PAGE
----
The Routledge International Handbook of Critical Philanthropy and Humanitarianism
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This handbook builds a shared understanding of the troubling politics of philanthropy and the disturbing history and practices of humanitarianism.
While historical work on philanthropy has long suggested a link between imperial rule and humanitarian aid, these insights have only recently been brought to bear on contemporary forms of giving. In this book, contributors link the long history of colonial philanthropy to current foundations and their programs in education, health, migrant care and other social initiatives. They argue that humanitarianism not only alleviates the inequalities wrought by global capitalism to allow for the secure and efficient functioning of the market, but humanitarianism also performs and consolidates liberal market rationalities around efficiency, expansion and increasingly neoliberal entrepreneurialism.
Philanthropy and humanitarianism share a history, growing together out of modernist socio-economic relations and modes of imperial rule. However, the histories and contemporary politics of the two have not been brought together with such breadth or under such a critical lens before. Discussing philanthropy and humanitarianism together, combining both historical scope and contemporary iterations, highlights continuities and convergences—making the volume a unique introduction and critical overview of critical work in these sister-fields.
Table of Contents
Chapter 1 – Introduction. Monopoly Philanthropy and the Humanitarian New World Order
Katharyne Mitchell and Polly Pallister-Wilkins
Part 1: Philanthropy, Humanitarianism and Political Economy
Chapter 2 – Neoliberalism, Philanthropy, and Humanitarianism: Pragmatic or Faustian Bargains?
Chapter 3 – Social Impact Investing
Chapter 4 – Universal Basic Income
Chapter 5 – Labour
Chapter 6 – Political Economy of Educational Philanthropy: From Venture Philanthropy to Digital Privatization
Kenneth J. Saltman
Chapter 7 – Immunizing Against Access? Philanthro-Capitalist COVID Vaccines and the Preservation of Patent Monopolies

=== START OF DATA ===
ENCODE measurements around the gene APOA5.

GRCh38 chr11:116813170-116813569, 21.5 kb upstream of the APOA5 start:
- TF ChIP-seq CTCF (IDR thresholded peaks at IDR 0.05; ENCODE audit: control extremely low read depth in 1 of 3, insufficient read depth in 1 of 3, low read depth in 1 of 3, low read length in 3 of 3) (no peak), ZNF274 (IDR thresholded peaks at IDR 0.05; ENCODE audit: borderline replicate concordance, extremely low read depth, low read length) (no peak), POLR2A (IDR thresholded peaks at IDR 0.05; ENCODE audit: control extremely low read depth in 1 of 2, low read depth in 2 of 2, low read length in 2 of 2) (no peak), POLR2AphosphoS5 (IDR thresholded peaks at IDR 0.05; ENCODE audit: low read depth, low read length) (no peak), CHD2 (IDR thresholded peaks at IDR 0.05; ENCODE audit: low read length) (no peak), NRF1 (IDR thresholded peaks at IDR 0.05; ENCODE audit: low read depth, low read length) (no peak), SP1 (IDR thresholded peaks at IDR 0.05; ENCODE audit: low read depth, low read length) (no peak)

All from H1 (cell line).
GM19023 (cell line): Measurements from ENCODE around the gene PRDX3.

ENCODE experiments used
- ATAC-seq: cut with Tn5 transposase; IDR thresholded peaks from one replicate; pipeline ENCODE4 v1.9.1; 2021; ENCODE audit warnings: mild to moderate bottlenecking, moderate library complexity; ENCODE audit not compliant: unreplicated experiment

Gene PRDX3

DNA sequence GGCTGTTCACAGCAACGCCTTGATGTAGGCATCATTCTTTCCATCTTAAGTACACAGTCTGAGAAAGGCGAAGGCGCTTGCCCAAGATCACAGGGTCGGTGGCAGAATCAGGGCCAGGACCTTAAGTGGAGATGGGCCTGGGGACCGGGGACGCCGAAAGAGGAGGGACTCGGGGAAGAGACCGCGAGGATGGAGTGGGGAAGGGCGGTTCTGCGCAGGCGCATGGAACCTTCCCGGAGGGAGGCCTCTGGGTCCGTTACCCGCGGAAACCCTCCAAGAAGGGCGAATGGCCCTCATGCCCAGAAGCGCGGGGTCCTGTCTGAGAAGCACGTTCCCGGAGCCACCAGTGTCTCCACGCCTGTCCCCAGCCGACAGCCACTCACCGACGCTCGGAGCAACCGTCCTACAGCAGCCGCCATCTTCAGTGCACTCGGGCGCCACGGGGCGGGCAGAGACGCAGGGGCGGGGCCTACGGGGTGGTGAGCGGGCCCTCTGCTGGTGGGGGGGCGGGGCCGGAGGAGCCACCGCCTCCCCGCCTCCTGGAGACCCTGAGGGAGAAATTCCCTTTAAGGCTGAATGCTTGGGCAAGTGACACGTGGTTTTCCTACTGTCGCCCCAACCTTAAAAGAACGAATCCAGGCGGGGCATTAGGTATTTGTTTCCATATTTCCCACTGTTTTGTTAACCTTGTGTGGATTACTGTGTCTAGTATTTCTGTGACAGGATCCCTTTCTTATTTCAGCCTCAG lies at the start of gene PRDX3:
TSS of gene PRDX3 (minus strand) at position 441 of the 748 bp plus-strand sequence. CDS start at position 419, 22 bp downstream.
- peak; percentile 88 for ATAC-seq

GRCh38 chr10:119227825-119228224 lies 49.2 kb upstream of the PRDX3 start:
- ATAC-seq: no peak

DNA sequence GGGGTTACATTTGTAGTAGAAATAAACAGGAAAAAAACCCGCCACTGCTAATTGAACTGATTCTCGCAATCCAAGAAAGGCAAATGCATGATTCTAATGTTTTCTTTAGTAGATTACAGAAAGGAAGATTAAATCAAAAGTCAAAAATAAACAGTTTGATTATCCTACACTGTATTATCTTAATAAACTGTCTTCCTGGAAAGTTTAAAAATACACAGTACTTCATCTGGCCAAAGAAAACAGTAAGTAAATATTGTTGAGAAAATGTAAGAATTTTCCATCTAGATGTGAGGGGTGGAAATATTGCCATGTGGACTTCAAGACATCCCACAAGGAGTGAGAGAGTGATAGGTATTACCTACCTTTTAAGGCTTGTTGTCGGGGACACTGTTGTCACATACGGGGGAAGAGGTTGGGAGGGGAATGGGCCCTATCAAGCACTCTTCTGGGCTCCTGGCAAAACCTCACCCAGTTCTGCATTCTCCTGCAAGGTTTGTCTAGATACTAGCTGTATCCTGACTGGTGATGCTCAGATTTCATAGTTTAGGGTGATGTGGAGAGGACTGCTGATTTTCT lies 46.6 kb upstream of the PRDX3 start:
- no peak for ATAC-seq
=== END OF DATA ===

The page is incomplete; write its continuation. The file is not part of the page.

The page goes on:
Matthew Sparke and Orly Levy
Chapter 8 – Philanthrocapitalism Seen from South Africa: Bill Gates’ Charity Turns to Tyranny, Misfired Silver Bullets and Climate Vandalism
Patrick Bond, Liepollo Lebohang Pheko, and Alex Lenferna
Part 2: Humanitarianism, Development and Humanitarian Developments
Chapter 9 – Humanitarianism and the non-European world
Chapter 10 – Design: The Colonial Imaginary of Humanitarian Good(s)
Chapter 11 – Nigeria and the Humanitarian International: From Biafra to Boko Haram
Michael J. Watts
Chapter 12 – Neither ‘Philanthropy’ nor ‘Development’: A Tale of Two Buzzwords
Jorge Garcia-Arias and Juanjo Mediavilla
Chapter 13 – Careful Killing: Humanitarian Warfare and the Politics of Precision Violence
Chapter 14 – Humanitarianism through Ubuntu Philosophy
Michael Onyebuchi Eze
Chapter 15 – Celebrity: A Key Concept for Understanding the Power of ‘Helping’
Lisa Ann Richey
Part 3: Philanthro-Humanitarianism: Projects, Problems and Practices
Chapter 16 – Metrics, Legibility, and the Logics of Governance in Philanthropy and Humanitarian Aid: A Politics of Knowledge Approach
Chapter 17 – Modernism and Technology in Humanitarian Action
Chapter 18 – The Spirit of Climate Philanthropy
Chapter 19 – "Obstruction."
Chapter 20 – Nation-building and its Exclusions: Elite Philanthropy and the Limits of Social Reform
Adam Saifer and Arun Kumar
Chapter 21 – Philanthropy in France and Colonial Haiti: Bienfaisance, Paternalism, and Race
Erica Johnson Edwards
Chapter 22 – Humanitarian Futures
Polly Pallister-Wilkins, Hanno Brankamp, Elisa Pascucci, James Smith, Lewis Turner, Tammam Aloudat, and William Plowright
Katharyne Mitchell is Dean of the Social Sciences and a Professor of Sociology at the University of California, Santa Cruz.
Polly Pallister-Wilkins is a political geographer and Associate Professor in the Department of Politics at the University of Amsterdam and is a co-editor of Geopolitics.